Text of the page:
The judgment of the district court is affirmed.
All the Justices concurring.
tention, he relies upon the recent case of Crockery Co. v. Cleaver, 104 Kan. 642, 180 Pac. 273. Language is used in that opinion seemingly tending to sustain his view, but it must be interpreted in the light of the facts to which it is applied. There an action was brought against two partners on a firm account. One of the defendants pleaded as a set-off a claim in a larger sum for damages on account of an injury inflicted upon her by the wrongful act of the plaintiff. She was found to have a valid demand for $114.30 more than the partners owed the plaintiff, and was given a judgment for that excess. If the plaintiff's own claim had been reduced or defeated altogether, the judgment would have been correspondingly increased. That judgment was reversed on the ground of a
Appeal from District Court, Osborne want of mutuality in the opposing demands County.
which had been litigated. Obviously, one partAction by T. B. Ruby against John Baker ner had (in the legal sense) no interest whatand six others with plea of set-off by de-firmative judgment against the plaintiff, and ever in any demand of the other for an affendant Baker. From the overruling of his motion to strike out the plea of set-off and the overruling of a demurrer thereto, plaintiff
Turner & Stanley, of Mankato, and Lutz & Jordan, of Beloit, for appellant.
A. E. Crane, of Topeka, and N. C. Else, of Osborne, for appellees.
MASON, J. T. B. Ruby sued John Baker and six others, charging them with assault and battery, including the administering of a coat of tar and feathers. The defendants in addition to a general denial pleaded as a set-off a claim of Baker for damages for the plaintiff having debauched his wife and alienated her affections. This portion of the answer was attacked by a motion to strike out and a demurrer, both of which were overruled; the plaintiff appealing from the rulings.
The sole question presented is whether such set-off is admissible. Formerly in this state a set-off could be pleaded only in an action on contract, and was required to be founded on a contract or judgment. Gen. Stat. 1901, § 4532. For this provision the following was substituted in 1909:
"A set-off can only be pleaded in an action in which a recovery of money is sought, and must be a cause of action for the recovery of money." Gen. Stat. 1915, § 6992 (Code Civ. Proc. § 100.)
A tort may therefore be pleaded as a setoff in an action on a tort. Cooper v. Seaverns, 97 Kan. 159, 155 Pac. 11. The plaintiff contends, however, that the cause of action sought to be used here as a set-off is not available because of want of mutuality; his claim being against all the defendants, while the cross-demand against him exists in favor of but one of them. In support of this con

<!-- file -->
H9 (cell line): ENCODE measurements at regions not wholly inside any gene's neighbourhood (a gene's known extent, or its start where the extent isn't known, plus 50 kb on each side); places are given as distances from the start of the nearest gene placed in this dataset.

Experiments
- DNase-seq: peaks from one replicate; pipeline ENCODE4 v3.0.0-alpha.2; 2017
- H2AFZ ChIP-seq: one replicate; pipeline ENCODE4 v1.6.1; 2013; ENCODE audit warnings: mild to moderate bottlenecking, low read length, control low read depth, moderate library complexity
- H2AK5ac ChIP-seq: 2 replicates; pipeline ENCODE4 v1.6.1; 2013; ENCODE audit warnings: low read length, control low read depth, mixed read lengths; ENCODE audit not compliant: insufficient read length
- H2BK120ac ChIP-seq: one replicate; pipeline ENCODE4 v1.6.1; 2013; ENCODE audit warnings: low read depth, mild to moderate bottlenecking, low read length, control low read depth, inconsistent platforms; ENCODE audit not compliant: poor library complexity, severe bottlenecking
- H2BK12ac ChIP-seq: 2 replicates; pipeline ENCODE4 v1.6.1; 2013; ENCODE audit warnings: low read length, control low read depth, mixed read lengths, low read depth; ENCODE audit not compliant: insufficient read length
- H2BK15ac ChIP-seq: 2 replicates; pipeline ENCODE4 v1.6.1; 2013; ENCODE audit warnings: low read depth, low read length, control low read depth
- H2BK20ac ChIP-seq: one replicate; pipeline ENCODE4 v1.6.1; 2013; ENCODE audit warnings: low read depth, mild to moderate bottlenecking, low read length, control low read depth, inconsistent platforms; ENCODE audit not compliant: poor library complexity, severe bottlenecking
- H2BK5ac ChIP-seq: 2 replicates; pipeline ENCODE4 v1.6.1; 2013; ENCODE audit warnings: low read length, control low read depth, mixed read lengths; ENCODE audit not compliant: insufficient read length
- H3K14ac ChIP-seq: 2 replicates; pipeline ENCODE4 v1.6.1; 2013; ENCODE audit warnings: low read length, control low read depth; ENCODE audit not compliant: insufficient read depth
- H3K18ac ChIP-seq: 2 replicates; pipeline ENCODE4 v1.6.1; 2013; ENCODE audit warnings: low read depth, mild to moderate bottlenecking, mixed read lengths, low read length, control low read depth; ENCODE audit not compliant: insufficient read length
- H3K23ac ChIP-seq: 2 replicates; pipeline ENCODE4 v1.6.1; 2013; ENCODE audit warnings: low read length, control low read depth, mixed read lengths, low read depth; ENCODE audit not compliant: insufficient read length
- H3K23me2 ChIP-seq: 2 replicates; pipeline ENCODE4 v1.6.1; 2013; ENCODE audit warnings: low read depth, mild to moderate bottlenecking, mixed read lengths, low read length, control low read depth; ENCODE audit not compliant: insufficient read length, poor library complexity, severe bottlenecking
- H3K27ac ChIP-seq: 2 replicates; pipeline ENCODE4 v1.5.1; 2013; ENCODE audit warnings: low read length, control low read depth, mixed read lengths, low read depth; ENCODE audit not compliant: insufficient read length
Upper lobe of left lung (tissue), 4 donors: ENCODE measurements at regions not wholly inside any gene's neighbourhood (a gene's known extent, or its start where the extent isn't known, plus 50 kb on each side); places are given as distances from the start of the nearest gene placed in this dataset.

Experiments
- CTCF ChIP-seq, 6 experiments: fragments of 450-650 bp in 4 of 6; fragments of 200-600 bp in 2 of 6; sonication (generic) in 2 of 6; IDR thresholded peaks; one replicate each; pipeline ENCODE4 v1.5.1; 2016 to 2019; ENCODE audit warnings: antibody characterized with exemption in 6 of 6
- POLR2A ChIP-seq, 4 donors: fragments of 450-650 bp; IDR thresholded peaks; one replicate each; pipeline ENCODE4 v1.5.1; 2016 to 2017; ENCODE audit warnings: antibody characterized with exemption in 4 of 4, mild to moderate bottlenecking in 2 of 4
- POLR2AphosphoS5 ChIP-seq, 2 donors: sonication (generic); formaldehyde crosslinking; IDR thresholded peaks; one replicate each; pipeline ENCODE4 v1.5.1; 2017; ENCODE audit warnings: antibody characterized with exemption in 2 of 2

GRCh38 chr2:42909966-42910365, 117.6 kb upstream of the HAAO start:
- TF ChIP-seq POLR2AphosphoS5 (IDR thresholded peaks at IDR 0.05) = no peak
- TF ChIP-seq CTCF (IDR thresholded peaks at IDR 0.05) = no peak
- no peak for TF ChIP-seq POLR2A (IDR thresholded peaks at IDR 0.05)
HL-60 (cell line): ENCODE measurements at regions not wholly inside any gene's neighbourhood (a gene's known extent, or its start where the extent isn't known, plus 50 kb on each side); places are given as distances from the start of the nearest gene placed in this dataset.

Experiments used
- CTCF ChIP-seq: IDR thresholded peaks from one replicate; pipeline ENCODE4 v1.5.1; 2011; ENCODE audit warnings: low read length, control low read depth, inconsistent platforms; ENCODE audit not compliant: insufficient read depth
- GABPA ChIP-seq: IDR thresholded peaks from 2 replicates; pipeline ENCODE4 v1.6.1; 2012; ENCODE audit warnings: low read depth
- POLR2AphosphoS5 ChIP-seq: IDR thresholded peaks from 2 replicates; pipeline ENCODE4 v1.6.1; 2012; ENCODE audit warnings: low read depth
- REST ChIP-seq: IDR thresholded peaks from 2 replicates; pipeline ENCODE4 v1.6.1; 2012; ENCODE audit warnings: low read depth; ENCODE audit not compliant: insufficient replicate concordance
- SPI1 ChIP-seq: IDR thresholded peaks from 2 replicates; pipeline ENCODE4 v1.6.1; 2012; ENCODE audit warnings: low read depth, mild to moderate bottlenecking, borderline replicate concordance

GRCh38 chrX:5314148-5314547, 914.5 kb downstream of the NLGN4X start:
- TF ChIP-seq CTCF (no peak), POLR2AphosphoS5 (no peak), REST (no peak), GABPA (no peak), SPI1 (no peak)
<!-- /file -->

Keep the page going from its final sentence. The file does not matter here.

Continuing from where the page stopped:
could not have been affected by it. The cause of action upon the tort was not used for merely defensive purposes, but as the foundation for affirmative relief. To a claim asserted in that manner by a defendant the term "set-off" is properly applied (Gen. Stat. 1915, § 7314 [Code Civ. Proc. § 410]; 34 Cyc. 644; 25 A. & E. Encyc. of L. 489), although etymologically it may not seem entirely appropriate.
In the present case the answer does not ask that, if the plaintiff shall fail to establish the assault and battery, the defendant Baker shall be allowed damages against him for alienating his wife's affections, or that, if both injuries are proved and the damages for the assault are found to be less than for the alienation, Baker shall have judgment for the difference. Its prayer is merely that, if the plaintiff be found to have been injured by the wrongful act of the defendants, the sum fixed as the measure of his compensation therefor shall have credited upon it the amount of damage sustained by Baker by reason of his injury; the language clearly indicating a waiver of any claim to affirmative relief in any event. Nothing whatever is asked in behalf of Baker if the plaintiff's claim is not upheld, and no judgment for the difference is sought if the plaintiff should be adjudged to have been damaged, but in a less amount than Baker. In that situation the other defendants have an interest in Baker's cross-demand. So far as the amount decided to be due to him for his injury may by its application thereto reduce or wipe out any award made to the plaintiff on account of the wrong inflicted upon him, they are affected by it, because their obligation to make payment to the plaintiff is by that use of it dfminished or extinguished, and no other force is sought to be given it.
une Association, 40 App. Div. 327, 57 N. Y. Supp. 989. The right to plead by way of recoupment a cross-demand existing in favor of but one of two defendants has been justified by an argument, the whole of which is here reproduced:
The spirit of the Code favors the settle- 24 R. C. L. 868, quoting note, Riegler v. Tribment in one action of different controversies where the circumstances interpose no obstacle, but recognizes the principle upon which the requirement of mutuality in cross-demands is based by providing that except in action to enforce liens the causes of action united must affect all the parties. Gen. Stat. 1915, § 6979 (Code Civ. Proc. § 88).